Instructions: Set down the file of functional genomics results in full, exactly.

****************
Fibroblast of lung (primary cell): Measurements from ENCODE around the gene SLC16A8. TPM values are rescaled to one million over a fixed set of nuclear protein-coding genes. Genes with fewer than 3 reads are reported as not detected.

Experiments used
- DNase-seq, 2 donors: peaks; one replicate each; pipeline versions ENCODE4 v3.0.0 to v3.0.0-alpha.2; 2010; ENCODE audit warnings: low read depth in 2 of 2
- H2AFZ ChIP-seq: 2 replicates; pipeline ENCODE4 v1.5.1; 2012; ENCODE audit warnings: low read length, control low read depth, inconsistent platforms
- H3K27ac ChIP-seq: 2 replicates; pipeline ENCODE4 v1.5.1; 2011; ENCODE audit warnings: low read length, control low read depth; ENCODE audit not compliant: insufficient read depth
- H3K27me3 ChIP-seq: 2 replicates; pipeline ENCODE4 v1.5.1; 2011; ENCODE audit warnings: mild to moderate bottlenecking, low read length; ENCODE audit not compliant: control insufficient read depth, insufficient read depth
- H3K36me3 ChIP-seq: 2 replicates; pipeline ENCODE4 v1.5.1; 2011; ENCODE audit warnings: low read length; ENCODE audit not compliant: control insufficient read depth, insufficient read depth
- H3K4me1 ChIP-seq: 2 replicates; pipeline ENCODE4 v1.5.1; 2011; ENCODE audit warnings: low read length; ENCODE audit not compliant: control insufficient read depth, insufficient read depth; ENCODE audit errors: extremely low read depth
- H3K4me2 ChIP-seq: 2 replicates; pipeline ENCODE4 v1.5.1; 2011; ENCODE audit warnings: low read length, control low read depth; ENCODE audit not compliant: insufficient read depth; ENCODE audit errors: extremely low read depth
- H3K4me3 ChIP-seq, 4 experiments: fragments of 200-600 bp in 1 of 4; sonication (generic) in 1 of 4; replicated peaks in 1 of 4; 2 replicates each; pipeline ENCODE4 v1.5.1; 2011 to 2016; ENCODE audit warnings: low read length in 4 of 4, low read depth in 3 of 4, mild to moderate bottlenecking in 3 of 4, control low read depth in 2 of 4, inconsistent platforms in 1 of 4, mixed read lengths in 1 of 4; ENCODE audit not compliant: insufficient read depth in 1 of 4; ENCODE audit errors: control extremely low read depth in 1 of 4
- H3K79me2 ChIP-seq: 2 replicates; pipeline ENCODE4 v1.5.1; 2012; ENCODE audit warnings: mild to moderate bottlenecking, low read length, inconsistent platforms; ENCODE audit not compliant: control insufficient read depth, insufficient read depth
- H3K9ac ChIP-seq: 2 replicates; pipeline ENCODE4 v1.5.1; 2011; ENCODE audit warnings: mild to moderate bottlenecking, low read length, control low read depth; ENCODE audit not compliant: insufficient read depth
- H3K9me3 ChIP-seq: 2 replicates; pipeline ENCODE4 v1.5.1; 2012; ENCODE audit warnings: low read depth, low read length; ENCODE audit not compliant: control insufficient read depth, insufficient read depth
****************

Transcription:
Fibroblast of lung (primary cell): Measurements from ENCODE around the gene SLC16A8. TPM values are rescaled to one million over a fixed set of nuclear protein-coding genes. Genes with fewer than 3 reads are reported as not detected.

Experiments used
- DNase-seq, 2 donors: peaks; one replicate each; pipeline versions ENCODE4 v3.0.0 to v3.0.0-alpha.2; 2010; ENCODE audit warnings: low read depth in 2 of 2
- H2AFZ ChIP-seq: 2 replicates; pipeline ENCODE4 v1.5.1; 2012; ENCODE audit warnings: low read length, control low read depth, inconsistent platforms
- H3K27ac ChIP-seq: 2 replicates; pipeline ENCODE4 v1.5.1; 2011; ENCODE audit warnings: low read length, control low read depth; ENCODE audit not compliant: insufficient read depth
- H3K27me3 ChIP-seq: 2 replicates; pipeline ENCODE4 v1.5.1; 2011; ENCODE audit warnings: mild to moderate bottlenecking, low read length; ENCODE audit not compliant: control insufficient read depth, insufficient read depth
- H3K36me3 ChIP-seq: 2 replicates; pipeline ENCODE4 v1.5.1; 2011; ENCODE audit warnings: low read length; ENCODE audit not compliant: control insufficient read depth, insufficient read depth
- H3K4me1 ChIP-seq: 2 replicates; pipeline ENCODE4 v1.5.1; 2011; ENCODE audit warnings: low read length; ENCODE audit not compliant: control insufficient read depth, insufficient read depth; ENCODE audit errors: extremely low read depth
- H3K4me2 ChIP-seq: 2 replicates; pipeline ENCODE4 v1.5.1; 2011; ENCODE audit warnings: low read length, control low read depth; ENCODE audit not compliant: insufficient read depth; ENCODE audit errors: extremely low read depth
- H3K4me3 ChIP-seq, 4 experiments: fragments of 200-600 bp in 1 of 4; sonication (generic) in 1 of 4; replicated peaks in 1 of 4; 2 replicates each; pipeline ENCODE4 v1.5.1; 2011 to 2016; ENCODE audit warnings: low read length in 4 of 4, low read depth in 3 of 4, mild to moderate bottlenecking in 3 of 4, control low read depth in 2 of 4, inconsistent platforms in 1 of 4, mixed read lengths in 1 of 4; ENCODE audit not compliant: insufficient read depth in 1 of 4; ENCODE audit errors: control extremely low read depth in 1 of 4
- H3K79me2 ChIP-seq: 2 replicates; pipeline ENCODE4 v1.5.1; 2012; ENCODE audit warnings: mild to moderate bottlenecking, low read length, inconsistent platforms; ENCODE audit not compliant: control insufficient read depth, insufficient read depth
- H3K9ac ChIP-seq: 2 replicates; pipeline ENCODE4 v1.5.1; 2011; ENCODE audit warnings: mild to moderate bottlenecking, low read length, control low read depth; ENCODE audit not compliant: insufficient read depth
- H3K9me3 ChIP-seq: 2 replicates; pipeline ENCODE4 v1.5.1; 2012; ENCODE audit warnings: low read depth, low read length; ENCODE audit not compliant: control insufficient read depth, insufficient read depth